In order to increase the attack capability the air force in 1991 acquired several F-7 Skybolts, FT-7s and Shenyang J-5s from China. Later in 1993 the first of 3 Mi-17 helicopter transports[3] were acquired along with four FMA IA 58 Pucarás for ground attack. These proved to be effective but three of the Pucara's were lost, two due the SAMs launched by the LTTE. The sole remaining Pucara was retired in 1999 due to lack of spare parts. In 1995 Mi-24 gunships were acquired for close air support for the army and by 2001 Mi-35s were added to the fleet.[4]

In 1996 Sri Lankan Air Force acquired six Kfir C.2s and a single TC.2 from Israel[5] and further more nine aircraft had been added to the inventory by year 2005. This included four C.2s and four C.7s in 2001 . Currently the SLAF operates two TC.2s, two C.7s and eight C.2s. The SLAF is using these Kfirs to attack against Tamil separatist targets in rebel controlled areas of the island.

21st century

In 2000 new aircraft were acquired apart from the additions of Kfir C.7's & Mi-35s, these included six Mikoyan MiG-27 of ground attack, a MiG-23UB trainer and two C-130 Hercules for heavy transport. Six K-8 Karakorum trainers were soon added creating the No. 14 Squadron to train pilots for the newly expanded fleet of jets.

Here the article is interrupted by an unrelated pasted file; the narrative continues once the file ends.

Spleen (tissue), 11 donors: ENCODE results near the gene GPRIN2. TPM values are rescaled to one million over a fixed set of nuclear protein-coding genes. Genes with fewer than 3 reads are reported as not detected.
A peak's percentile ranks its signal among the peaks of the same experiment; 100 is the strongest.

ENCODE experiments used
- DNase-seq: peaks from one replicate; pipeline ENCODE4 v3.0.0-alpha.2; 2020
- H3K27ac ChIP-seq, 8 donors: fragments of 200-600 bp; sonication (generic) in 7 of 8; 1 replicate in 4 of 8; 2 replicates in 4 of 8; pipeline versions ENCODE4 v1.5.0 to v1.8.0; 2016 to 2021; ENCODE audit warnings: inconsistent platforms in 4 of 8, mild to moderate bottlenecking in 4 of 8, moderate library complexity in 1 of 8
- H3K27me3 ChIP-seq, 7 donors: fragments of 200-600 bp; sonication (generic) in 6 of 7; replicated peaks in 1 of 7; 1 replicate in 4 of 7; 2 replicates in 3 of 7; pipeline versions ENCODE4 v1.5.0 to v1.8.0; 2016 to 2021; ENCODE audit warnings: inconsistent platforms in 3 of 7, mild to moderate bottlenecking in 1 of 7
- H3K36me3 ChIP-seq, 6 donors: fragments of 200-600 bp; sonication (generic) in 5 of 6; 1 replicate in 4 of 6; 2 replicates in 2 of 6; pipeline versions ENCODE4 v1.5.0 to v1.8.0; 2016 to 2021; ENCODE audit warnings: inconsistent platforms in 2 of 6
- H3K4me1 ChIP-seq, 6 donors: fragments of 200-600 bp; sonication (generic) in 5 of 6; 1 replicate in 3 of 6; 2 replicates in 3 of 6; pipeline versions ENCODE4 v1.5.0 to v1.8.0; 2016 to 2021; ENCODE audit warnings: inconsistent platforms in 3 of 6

On 24 July 2001, Thirteen aircraft including two Kfir jet fighters, one MI-24 Helicopter gun ship and one MIG-27- jet fighter were destroyed in the predawn attack on the Katunayake air base, about 35 km. north of Colombo by the LTTE.Three military trainee planes and five civilian jets were also among the destroyed aircraft. Much of these aircraft were replaced.

Sri Lanka's airport has remained on alert for a repeat of the 2001 attack, with severe restrictions on the number of people allowed into the terminal buildings. Huge walls were also built around the terminals and the control towers to prevent impact from car bomb attacks, while a large number of sentries were placed along the approach roads to the facility. All airports including the Katunayake International airport is guarded by members of the SLAF Regiment.

See also


External links